2. This is awesome! Thank you so much for posting! We are a family of 5 and my boys are ages 5,6 & 14. The little ones are easy to sleep in either the jackknife sofa or the table bed but our 14 year old is already too tall for either of these beds, making for a challenge to find alternative sleeping arrangements for him. We currently own a Class A and as much as we would love to upgrade to one that has bunks, it just isn't in our budget. This is the PERFECT solution for us. We just measured and with turning the seats so that the backs are against the walls, we can actually fit a 40" x 74" bed in that space!!

    We have been wracking our brains for months about what to do and actually even considered ripping out our entire wardrobe/storage area to install bunks before coming across your post. THANK YOU!!! :)

    1. I just bought a sprinter and was trying to think up a nice way to make a bed in the front cab area....This is amazing. I will either commandeer hubby's DIY skills or I will modify it for my level of re medial DIY

  3. Is this something you would ever consider selling?? Your product is priceless!!! Incredible craft.

    1. Thanks for the interest and the compliments. At the moment, I'm not considering of selling any of the projects I did because of the time involved of making them. I posted my DIY's here to inspire and to share ideas with other RVer's.

  4. I would pay $350 for this here is my number, i am in so cal 760-553-4567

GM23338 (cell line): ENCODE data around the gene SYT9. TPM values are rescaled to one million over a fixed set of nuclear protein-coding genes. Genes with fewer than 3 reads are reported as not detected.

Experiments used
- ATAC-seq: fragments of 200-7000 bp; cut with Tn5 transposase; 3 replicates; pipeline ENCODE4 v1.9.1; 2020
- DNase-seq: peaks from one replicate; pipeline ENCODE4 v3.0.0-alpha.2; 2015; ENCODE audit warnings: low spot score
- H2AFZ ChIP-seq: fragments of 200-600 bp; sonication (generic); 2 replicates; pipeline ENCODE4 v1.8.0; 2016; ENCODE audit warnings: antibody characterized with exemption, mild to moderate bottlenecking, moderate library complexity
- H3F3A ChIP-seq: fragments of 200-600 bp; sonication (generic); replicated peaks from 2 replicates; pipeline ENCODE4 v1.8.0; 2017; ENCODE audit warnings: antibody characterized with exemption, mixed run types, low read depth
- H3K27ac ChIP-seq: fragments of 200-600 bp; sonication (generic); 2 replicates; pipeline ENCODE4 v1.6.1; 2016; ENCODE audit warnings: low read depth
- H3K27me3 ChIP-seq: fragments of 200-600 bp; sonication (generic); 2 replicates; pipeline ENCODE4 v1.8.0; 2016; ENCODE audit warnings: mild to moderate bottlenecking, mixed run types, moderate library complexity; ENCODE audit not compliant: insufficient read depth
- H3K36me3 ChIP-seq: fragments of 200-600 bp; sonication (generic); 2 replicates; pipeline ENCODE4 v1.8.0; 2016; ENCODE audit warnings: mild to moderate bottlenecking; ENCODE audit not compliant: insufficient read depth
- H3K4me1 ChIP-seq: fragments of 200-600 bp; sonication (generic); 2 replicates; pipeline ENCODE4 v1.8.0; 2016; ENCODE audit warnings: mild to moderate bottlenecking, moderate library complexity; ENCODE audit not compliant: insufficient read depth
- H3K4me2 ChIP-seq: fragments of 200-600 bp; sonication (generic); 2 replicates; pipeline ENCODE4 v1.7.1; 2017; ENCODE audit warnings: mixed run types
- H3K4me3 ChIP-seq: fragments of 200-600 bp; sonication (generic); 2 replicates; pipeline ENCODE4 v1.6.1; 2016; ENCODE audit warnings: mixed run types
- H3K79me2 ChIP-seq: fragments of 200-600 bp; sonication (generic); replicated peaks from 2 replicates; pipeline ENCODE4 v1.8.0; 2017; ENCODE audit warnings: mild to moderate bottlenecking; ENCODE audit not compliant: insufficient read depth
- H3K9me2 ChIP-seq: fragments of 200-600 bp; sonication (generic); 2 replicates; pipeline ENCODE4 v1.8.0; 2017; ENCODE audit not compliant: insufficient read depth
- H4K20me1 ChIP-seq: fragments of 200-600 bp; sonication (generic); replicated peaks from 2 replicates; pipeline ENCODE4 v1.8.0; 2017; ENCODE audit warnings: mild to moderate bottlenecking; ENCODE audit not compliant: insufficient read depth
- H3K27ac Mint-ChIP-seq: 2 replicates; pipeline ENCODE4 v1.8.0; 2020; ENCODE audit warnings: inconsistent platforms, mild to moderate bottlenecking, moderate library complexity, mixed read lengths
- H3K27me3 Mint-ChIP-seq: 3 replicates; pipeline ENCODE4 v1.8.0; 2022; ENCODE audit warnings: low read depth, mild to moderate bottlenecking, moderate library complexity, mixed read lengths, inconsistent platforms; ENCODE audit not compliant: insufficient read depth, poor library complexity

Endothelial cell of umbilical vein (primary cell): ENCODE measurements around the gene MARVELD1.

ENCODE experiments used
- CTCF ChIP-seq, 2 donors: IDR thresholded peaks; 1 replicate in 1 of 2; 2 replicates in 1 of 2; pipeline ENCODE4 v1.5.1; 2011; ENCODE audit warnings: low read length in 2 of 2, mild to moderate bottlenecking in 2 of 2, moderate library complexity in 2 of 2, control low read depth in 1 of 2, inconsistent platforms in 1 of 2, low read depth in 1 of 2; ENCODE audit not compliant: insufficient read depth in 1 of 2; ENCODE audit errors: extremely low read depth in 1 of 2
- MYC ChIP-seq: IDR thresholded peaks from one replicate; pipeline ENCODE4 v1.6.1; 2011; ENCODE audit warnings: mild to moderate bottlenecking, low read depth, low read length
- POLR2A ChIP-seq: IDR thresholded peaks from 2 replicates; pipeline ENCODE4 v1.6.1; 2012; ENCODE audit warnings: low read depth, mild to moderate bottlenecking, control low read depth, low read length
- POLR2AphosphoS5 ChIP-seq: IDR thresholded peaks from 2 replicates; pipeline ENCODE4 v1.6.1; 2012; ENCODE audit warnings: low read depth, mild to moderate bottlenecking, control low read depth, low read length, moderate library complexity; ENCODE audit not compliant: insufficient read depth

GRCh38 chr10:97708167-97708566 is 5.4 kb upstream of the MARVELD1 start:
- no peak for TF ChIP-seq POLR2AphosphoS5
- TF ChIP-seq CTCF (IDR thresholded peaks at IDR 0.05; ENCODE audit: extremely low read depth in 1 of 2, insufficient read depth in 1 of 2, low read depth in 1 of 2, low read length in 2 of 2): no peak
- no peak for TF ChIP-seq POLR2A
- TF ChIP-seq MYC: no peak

1. Hi, sorry for the late reply. That is a generous offer, thank you, but because of the time involved in making one, I just don't have the available time at the moment. I'm so busy juggling work, kids, etc. and my free times are booked for camping and roadtrips this year. I wish I could be more help to you, hope you understand, so sorry.

  5. Where did you get the legs and hardware to make this?

    1. Hi, I made the legs using square tubings, some angle bars, nuts/bolts, and lid support hinges which should be available from a local hardware store.

  6. I wish I could buy one of these!!Great ideas you have. Thanks Judy in Tucson AZ.

  7. Great idea!
    Most of the labour seems to be in the upholstery.
    If it was just the plywood with a thermarest on top it would be an easy project.

  8. I have a 2011 ss roadtrek...very good idea...I could make the front cave jr...if I had this...great job..wish I could buy one somewhere...maybe I will try making one..just retired...

    1. I heard Roadtrek is making this as an option now, try to contact them if you really want one. Roadttek should compensate me for the idea Thanks and have a wonderful retirement!

  9. Where do you store it when it is not being slept on?

  10. We use a crib mattress across the two front seats in our travato. Works great for our grandson....

  11. You completed some good points there. I did a search on the theme and found nearly
    all people will consent with your blog.

  12. It's incredible! You a magic man!

    1. LOL, I wish I can do real magic, thanks for dropping by.

    2. LOL, I wish I can do real magic, thanks for dropping by.